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The interface between morphology and phonology has for so long been an intriguing phenomenon that has caught the attention of phonologists and morphologists alike.
Along this line of investigation, the focal impetus of the current book is to examine the role of the morpho-phonology interaction in the formation of causative verbs in Moroccan Arabic.
In pursuance of this aim, we seek to determine the following: (i) the nature of the causative affix (ii) the morphological process involved (iii) and the driving force of medial gemination.
Causative verbs in MA represent a compelling illustration of how morphology and phonology complement each other.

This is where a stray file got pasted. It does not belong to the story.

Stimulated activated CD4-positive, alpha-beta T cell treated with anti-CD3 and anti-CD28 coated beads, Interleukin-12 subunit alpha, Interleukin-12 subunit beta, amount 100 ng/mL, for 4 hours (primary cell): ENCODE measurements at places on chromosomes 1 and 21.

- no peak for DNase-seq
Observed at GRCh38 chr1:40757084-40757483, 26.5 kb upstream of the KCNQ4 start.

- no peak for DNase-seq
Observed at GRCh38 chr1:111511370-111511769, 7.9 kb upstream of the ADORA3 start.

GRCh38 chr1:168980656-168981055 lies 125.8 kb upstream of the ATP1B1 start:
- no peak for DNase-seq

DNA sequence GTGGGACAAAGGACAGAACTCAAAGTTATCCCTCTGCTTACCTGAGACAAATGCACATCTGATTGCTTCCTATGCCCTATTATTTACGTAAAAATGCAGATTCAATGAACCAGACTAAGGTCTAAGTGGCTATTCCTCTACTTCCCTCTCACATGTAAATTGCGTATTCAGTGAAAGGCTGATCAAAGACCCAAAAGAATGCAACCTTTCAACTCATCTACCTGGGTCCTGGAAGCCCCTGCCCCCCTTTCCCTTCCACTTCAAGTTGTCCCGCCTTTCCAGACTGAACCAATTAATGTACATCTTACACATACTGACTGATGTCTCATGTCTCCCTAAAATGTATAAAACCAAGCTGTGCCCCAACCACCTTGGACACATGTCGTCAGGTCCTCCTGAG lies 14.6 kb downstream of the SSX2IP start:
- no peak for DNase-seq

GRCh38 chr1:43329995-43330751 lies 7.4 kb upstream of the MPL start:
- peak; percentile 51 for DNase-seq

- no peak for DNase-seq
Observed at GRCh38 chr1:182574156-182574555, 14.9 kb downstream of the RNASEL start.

In this context, phonological effects appear to be morphologically induced.
On the one hand, the morphological component triggers the derivation of some verbal forms (i.e.
causatives) from some underlying structure in order to express the meaning of causativity.
On the other hand, the phonological component spells out these morphological requirements in the form of a geminate word-medially.
This leads to the creation of the causative pattern CǝGǝC (or CǝGV), which is both morphologically and phonologically marked.
The author is currently a doctoral candidate at Mohammed V University.
He is a holder of an MA in Language and Linguistics, and a BA in Applied Linguistics.
His research interests include Morphology, Phonology, Syntax and TEFL.
The author is now ivestigating patterns of gemination in his native language,Moroccan Arabic.
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